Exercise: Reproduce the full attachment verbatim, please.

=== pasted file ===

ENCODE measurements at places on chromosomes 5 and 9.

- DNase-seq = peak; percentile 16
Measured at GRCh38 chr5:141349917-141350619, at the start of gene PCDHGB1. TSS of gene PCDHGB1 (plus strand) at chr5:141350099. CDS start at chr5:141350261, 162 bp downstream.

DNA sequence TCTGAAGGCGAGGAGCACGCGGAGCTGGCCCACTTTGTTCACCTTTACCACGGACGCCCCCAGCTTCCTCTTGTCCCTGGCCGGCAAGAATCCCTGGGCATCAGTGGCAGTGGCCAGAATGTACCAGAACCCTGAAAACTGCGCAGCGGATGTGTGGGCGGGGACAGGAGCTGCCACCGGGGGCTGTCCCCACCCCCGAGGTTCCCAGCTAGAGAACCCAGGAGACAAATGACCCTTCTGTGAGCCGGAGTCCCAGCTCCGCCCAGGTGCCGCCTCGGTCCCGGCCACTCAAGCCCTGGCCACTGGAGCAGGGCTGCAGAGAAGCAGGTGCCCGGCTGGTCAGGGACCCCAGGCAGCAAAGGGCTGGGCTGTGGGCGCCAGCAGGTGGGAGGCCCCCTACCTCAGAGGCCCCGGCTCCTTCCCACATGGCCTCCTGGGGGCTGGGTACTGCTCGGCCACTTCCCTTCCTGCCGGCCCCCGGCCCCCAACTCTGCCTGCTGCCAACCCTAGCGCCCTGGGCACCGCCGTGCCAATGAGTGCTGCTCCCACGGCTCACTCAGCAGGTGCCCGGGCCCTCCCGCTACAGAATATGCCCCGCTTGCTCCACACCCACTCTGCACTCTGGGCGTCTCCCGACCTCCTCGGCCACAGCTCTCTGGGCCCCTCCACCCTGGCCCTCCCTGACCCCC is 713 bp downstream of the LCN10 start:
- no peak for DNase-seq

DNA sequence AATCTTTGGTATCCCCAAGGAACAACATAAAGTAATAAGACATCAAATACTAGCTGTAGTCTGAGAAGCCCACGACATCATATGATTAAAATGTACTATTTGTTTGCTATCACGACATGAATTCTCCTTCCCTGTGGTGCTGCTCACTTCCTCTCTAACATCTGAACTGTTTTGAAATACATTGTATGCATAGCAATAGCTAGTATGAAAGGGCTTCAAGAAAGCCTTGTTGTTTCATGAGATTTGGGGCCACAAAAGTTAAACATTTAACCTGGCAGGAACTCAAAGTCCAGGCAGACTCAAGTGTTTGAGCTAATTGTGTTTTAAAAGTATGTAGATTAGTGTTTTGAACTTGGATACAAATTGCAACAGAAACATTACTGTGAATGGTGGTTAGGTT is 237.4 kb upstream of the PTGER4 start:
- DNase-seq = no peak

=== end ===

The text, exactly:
ENCODE measurements at places on chromosomes 5 and 9.

- DNase-seq = peak; percentile 16
Measured at GRCh38 chr5:141349917-141350619, at the start of gene PCDHGB1. TSS of gene PCDHGB1 (plus strand) at chr5:141350099. CDS start at chr5:141350261, 162 bp downstream.

DNA sequence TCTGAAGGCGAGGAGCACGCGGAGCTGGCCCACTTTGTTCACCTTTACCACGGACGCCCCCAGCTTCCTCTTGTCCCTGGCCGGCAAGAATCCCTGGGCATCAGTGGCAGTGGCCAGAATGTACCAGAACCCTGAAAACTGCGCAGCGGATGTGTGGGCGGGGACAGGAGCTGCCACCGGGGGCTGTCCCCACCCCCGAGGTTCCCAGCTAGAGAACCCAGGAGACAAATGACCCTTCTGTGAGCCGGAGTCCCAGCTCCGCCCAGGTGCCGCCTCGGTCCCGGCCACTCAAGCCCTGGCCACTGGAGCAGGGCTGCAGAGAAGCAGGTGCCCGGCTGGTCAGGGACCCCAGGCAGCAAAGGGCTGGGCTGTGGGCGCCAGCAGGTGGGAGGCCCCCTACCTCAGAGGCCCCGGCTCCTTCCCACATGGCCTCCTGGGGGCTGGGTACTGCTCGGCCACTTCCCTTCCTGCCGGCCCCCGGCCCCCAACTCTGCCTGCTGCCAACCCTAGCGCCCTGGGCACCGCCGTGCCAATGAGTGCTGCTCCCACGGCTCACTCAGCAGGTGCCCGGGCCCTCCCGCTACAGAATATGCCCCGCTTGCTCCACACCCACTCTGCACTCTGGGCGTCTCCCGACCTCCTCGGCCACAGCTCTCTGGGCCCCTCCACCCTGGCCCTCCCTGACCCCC is 713 bp downstream of the LCN10 start:
- no peak for DNase-seq

DNA sequence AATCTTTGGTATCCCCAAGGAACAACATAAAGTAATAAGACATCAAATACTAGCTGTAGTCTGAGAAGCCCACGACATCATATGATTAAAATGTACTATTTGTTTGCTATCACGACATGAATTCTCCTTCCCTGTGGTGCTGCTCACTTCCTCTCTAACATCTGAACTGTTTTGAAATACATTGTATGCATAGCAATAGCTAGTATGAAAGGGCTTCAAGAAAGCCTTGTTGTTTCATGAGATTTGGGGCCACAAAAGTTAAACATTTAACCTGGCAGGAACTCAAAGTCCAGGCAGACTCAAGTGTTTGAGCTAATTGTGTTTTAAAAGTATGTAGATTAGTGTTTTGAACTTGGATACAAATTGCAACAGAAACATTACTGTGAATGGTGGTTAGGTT is 237.4 kb upstream of the PTGER4 start:
- DNase-seq = no peak